How Boys Lost Out to Girl Power
New York Times, New York, New York, U.S.A., By Tamar Lewin, 12 December 1998
No one's calling for affirmative action for boys just yet.
But given the fact that girls are becoming an ever larger majority at most American colleges, many educators are beginning to think boys should get more attention.
For several years, the conventional wisdom -- reinforced by a steady drumbeat of stories stressing female victimhood -- has been that girls are shortchanged in school, getting less attention from their teachers than boys and gradually losing their self-esteem as they enter adolescence.
By all kinds of measures, though, girls rule in school. They have better grades, higher reading and writing scores, higher class ranks and more school honors, and they are more likely than boys to take Advanced Placement exams in English, social studies and foreign languages.
Boys are more likely to repeat a grade, drop out, be put in special education, be diagnosed with learning disabilities and be put on behavior-modifying medication like Ritalin. As teenagers, they are also far more likely than girls to commit suicide.
"The myth that the schools shortchange girls is dangerously wrong because it has diverted policy attention from the group at genuine education risk -- African-American boys," said Judith Kleinfeld, a University of Alaska professor, in a paper earlier this year that found that schools put boys at more of a disadvantage than girls. "This is the group that scores lowest on virtually every educational measure. This is the group where an enormous gap does exist between males and females. But the African-American gender gap favors females.
"The idea that boys need more help than girls do is slowly gaining currency nationally. "Something is changing," Ms. Kleinfeld said. "Just recently, people are beginning to be willing to think about boys' problems."
No one denies that the status of women remains a real issue in society. Despite the flood of women into business and the professions over the last two decades, women are underrepresented in corporate boardrooms, science labs and partnerships at law firms. And even in school, sexual harassment remains a problem.
Boys still dominate the nation's technical and engineering schools, and obtain higher scores on many standardized tests -- although those gaps are narrowing.
But some educators say the boys-versus-girls bean-counting has gone too far, that those gaps have become small enough that they are unimportant, especially when measured against the very large racial differences in educational achievement.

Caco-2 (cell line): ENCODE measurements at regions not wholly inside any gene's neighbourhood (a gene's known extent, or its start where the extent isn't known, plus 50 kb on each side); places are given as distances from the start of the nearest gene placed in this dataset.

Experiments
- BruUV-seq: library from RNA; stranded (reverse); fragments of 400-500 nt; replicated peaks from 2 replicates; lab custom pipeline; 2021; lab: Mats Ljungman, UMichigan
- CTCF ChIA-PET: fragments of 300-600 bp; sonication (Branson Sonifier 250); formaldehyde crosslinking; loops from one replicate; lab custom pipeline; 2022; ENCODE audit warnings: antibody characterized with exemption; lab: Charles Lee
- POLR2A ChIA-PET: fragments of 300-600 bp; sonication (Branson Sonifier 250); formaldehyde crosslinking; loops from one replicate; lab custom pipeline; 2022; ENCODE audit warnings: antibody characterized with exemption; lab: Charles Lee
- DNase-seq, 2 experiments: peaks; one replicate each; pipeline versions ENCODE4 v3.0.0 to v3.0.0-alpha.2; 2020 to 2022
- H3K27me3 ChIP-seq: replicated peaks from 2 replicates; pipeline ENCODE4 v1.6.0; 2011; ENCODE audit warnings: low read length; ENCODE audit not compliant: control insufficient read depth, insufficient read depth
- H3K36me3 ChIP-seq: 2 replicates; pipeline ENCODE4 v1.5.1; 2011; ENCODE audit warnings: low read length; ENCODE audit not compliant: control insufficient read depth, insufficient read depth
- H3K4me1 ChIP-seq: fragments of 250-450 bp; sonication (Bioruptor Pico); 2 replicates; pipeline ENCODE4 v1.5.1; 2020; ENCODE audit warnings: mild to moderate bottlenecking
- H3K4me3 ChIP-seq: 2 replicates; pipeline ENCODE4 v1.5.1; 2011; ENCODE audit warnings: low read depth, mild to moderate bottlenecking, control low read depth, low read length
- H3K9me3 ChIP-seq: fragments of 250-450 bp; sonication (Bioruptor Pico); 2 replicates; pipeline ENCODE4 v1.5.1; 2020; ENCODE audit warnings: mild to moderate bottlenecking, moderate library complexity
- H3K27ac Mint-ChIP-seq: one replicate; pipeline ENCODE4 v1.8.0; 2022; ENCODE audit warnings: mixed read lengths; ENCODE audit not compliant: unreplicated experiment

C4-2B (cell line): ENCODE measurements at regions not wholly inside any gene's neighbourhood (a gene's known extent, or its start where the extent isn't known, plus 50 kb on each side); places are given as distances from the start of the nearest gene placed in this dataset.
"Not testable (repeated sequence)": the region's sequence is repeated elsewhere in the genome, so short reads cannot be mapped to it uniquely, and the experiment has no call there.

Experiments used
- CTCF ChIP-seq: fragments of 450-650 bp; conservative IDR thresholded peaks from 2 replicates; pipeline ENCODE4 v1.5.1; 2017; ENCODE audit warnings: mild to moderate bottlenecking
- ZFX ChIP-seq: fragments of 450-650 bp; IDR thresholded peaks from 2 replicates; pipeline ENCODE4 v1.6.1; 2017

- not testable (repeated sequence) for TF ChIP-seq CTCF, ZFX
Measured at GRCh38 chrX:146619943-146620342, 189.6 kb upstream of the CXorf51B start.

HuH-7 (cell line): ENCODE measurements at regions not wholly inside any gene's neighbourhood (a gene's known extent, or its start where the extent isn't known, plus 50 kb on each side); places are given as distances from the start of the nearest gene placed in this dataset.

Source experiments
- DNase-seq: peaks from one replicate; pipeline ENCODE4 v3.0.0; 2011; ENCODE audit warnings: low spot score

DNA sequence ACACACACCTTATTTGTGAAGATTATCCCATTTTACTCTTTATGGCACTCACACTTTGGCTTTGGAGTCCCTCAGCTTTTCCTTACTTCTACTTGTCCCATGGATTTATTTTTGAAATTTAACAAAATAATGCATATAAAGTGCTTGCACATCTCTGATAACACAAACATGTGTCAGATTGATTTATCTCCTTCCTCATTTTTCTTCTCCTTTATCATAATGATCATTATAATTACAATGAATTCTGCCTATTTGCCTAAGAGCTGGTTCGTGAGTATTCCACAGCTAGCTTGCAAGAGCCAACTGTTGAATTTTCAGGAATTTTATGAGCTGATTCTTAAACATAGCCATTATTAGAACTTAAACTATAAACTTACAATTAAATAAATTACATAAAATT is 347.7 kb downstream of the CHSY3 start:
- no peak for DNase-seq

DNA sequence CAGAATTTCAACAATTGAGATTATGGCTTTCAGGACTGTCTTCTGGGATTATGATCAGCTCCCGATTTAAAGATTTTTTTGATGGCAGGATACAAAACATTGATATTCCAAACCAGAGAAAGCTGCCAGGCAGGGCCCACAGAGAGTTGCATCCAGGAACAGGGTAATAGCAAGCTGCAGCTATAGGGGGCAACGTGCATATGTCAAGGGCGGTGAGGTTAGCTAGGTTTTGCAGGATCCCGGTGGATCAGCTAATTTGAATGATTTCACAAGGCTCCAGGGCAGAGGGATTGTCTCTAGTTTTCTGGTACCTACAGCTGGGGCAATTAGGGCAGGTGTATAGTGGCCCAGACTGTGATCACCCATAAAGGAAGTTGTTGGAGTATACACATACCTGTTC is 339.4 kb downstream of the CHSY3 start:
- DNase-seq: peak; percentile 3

"They're saying thatmore girls take biology and chemistry, but uh-oh, there's more boys in physics," said Diane Ravitch, a senior fellow at the Brookings Institution.
"This is not an alarm bell ringing in the night," she said. "What we should be concerned about is the racial disparities. There's a four-year gap between blacks and whites on the national tests. The average black
17-year-old scores the same as the average white 13-year-old. That's a crisis, not gender."
Arthur Levine, president of Columbia University's Teachers College, takes a middle road, stressing that both sexes have unique problems that schools should address.
"It's not either-or, and we shouldn't always see things as the crisis du jour," he said. "We can do better by boys. We need to do a lot better with regard to racial and socioeconomic differences, and that doesn't mean we shouldn't pay attention to the special needs of girls."
The furor over gender equity was kindled in 1992 by the release of a study by the American Association of University Women, "How Schools Shortchange Girls," which declared that girls face bias from preschool through high school in textbooks, tests and teachers.
The association presented the situation as dire. "This report brings to light the pervasive inequalities that have made girls second-class students in America's schools," said Alice McKee, the AAUW Educational Foundation president at the time. "Girls and boys enter school roughly equal in ability. Twelve years later, girls have fallen behind in key areas. Whether one looks at achievement scores, curriculum design or teacher-student interaction, it's clear that our schools are shortchanging America's girls."
The report stimulated debate on teacher training and gender equity, experiments with single-sex math and science classes and new interest in girls' schools, including new efforts like the Young Women's Leadership Academy in New York's Harlem.
But based on extensive re-examination of the AAUW data and findings, Ms. Kleinfeld's paper found the report shoddy, biased and simply incorrect. She wrote: "In the view of elementary and high school students, the young people who sit in the classroom year after year and observe what is going on, both boys and girls agree: Schools favor girls. Teachers think girls are smarter, like being around them more and hold higher expectations for them."
Ms. Ravitch also believes that the AAUW report was grounded more on gender politics than educational reality.
"That first AAUW report was just completely wrong," she said. "What was so bizarre is that it came out right at the time that girls had just overtaken boys in almost every area. It might have been the right story 20 years earlier, but coming out when it did, it was like calling a wedding a funeral. It was phony, it dominated the news for years and it was harmful. There were all these special programs put in place for girls, and no one paid any attention to boys."
Janice Weinman, executive director of the AAUW, defends the report. " 'How Schools Shortchange Girls' was a wake-up call," she said. "I think it's because of that report that girls made progress in math and science."
Others have also found it valuable.
"To my mind, it was a good thing that the AAUW got us to worry about girls, because there is no question in my mind that women in classrooms were treated with less respect and interest than boys," said Frank Newman, president of the Education Commission of the States, a policy group in Colorado.